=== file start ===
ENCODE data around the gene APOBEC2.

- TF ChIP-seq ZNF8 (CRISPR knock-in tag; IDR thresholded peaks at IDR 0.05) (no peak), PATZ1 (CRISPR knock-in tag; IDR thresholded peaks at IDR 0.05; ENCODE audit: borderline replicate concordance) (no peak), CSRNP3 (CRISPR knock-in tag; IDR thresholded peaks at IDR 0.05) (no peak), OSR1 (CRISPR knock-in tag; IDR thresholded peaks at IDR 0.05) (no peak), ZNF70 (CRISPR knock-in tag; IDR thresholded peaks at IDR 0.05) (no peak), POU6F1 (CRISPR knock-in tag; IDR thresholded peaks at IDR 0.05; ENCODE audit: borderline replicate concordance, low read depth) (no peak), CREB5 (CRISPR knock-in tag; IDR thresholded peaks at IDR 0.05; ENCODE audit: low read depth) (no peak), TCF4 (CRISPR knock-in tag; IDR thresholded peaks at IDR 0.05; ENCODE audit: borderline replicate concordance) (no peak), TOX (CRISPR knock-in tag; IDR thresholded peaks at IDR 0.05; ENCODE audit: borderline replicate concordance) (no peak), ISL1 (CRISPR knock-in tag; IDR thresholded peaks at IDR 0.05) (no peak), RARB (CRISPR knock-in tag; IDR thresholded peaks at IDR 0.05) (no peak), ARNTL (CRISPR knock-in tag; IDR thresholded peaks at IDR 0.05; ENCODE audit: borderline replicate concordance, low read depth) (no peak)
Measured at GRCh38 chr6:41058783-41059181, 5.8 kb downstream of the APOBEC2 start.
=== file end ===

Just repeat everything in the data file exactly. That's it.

ENCODE data around the gene APOBEC2.

- TF ChIP-seq ZNF8 (CRISPR knock-in tag; IDR thresholded peaks at IDR 0.05) (no peak), PATZ1 (CRISPR knock-in tag; IDR thresholded peaks at IDR 0.05; ENCODE audit: borderline replicate concordance) (no peak), CSRNP3 (CRISPR knock-in tag; IDR thresholded peaks at IDR 0.05) (no peak), OSR1 (CRISPR knock-in tag; IDR thresholded peaks at IDR 0.05) (no peak), ZNF70 (CRISPR knock-in tag; IDR thresholded peaks at IDR 0.05) (no peak), POU6F1 (CRISPR knock-in tag; IDR thresholded peaks at IDR 0.05; ENCODE audit: borderline replicate concordance, low read depth) (no peak), CREB5 (CRISPR knock-in tag; IDR thresholded peaks at IDR 0.05; ENCODE audit: low read depth) (no peak), TCF4 (CRISPR knock-in tag; IDR thresholded peaks at IDR 0.05; ENCODE audit: borderline replicate concordance) (no peak), TOX (CRISPR knock-in tag; IDR thresholded peaks at IDR 0.05; ENCODE audit: borderline replicate concordance) (no peak), ISL1 (CRISPR knock-in tag; IDR thresholded peaks at IDR 0.05) (no peak), RARB (CRISPR knock-in tag; IDR thresholded peaks at IDR 0.05) (no peak), ARNTL (CRISPR knock-in tag; IDR thresholded peaks at IDR 0.05; ENCODE audit: borderline replicate concordance, low read depth) (no peak)
Measured at GRCh38 chr6:41058783-41059181, 5.8 kb downstream of the APOBEC2 start.